Vetericyn is applied one more time and blood in little quantity should ooze out at this stage. The blood is dapped with paper towels for clear view of infected area.
Step 4: Cut off the dead tissue in the foot with a scapel. The area is dried and dead but some living tissue would be cut as well so its important to located the kennel. The kennel is the dried waxy part of the infected area.
Step 5: After cutting off the kennel, the foot is soaked in betadine solution with the footpad gently squeezed to loosen any remaining dead tissue. The foot is then dried in another clean towel and vetericyn applied again.
The process is repeated until all affected tissue is removed. A Chlorhexidine spray is applied to sanitize the wound after which a non-stick gauze is placed over the wound.
The gauze is placed applying a little pressure at the corners to avoid abcess and kept in place with a vetrap which is a self-adhesive bandage.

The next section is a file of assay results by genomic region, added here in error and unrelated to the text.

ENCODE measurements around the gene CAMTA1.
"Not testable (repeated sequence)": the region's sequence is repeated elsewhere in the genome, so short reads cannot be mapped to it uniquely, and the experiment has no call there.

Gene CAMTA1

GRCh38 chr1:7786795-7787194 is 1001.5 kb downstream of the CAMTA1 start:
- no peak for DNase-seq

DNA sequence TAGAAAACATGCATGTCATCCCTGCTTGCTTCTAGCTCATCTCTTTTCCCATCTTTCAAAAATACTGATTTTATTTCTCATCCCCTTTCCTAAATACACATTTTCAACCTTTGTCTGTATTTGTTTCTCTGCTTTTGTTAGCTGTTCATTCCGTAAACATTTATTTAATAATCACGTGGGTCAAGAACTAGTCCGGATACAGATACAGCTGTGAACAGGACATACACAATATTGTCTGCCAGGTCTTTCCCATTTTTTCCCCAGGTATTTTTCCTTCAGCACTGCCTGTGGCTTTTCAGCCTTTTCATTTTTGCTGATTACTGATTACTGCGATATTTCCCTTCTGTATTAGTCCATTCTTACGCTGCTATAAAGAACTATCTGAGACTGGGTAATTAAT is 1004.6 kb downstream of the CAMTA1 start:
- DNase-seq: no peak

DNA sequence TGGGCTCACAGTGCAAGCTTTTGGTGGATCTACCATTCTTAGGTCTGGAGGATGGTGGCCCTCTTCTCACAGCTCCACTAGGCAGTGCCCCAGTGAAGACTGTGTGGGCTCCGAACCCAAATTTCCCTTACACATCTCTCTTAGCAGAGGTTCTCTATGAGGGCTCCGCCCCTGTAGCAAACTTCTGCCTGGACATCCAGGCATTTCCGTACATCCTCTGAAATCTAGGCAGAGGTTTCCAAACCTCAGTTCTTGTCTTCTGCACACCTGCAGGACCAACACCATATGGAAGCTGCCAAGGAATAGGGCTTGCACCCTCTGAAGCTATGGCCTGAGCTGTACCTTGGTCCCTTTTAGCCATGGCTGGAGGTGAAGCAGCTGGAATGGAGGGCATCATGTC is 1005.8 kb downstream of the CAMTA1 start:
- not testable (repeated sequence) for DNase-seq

The vetrap is removed after 2 days to observe difference such as redness, pus, foul smell and then redress the wound. Antibiotics ointment would be applied until the wound heals and dries up.
This can take between 2 weeks to 6 weeks depending on how early the infection was before total healing. Late detection can take up to 3 months before full recovery is achieved.
Can Chickens Survive Without Treatment
Bumblefoot in chickens is not life threatening at the early stage, however, like all bacterial infections, they keep growing feeding into different tissues with muscles.
This spread can therefore result in life threatening issues as the bones and tissues are infected. It also causes permanent disability in the birds when left untreated.
Poultry farming is one where prevention is always better and cheaper than cure. Dedication is required from all poultry care givers and poultry farmers in other to make profit and produce healthy livestock for human consumption.
Foot diseases in chicken are many with various symptoms but the bumblefoot is common and treatable with full recovery achieved in 3 weeks when detected early.
Bumblefoot in chickens is a result of injuries and wounds untreated and left for staphylococcus bacterial infection causing more harm to the tissues and bones in extreme cases.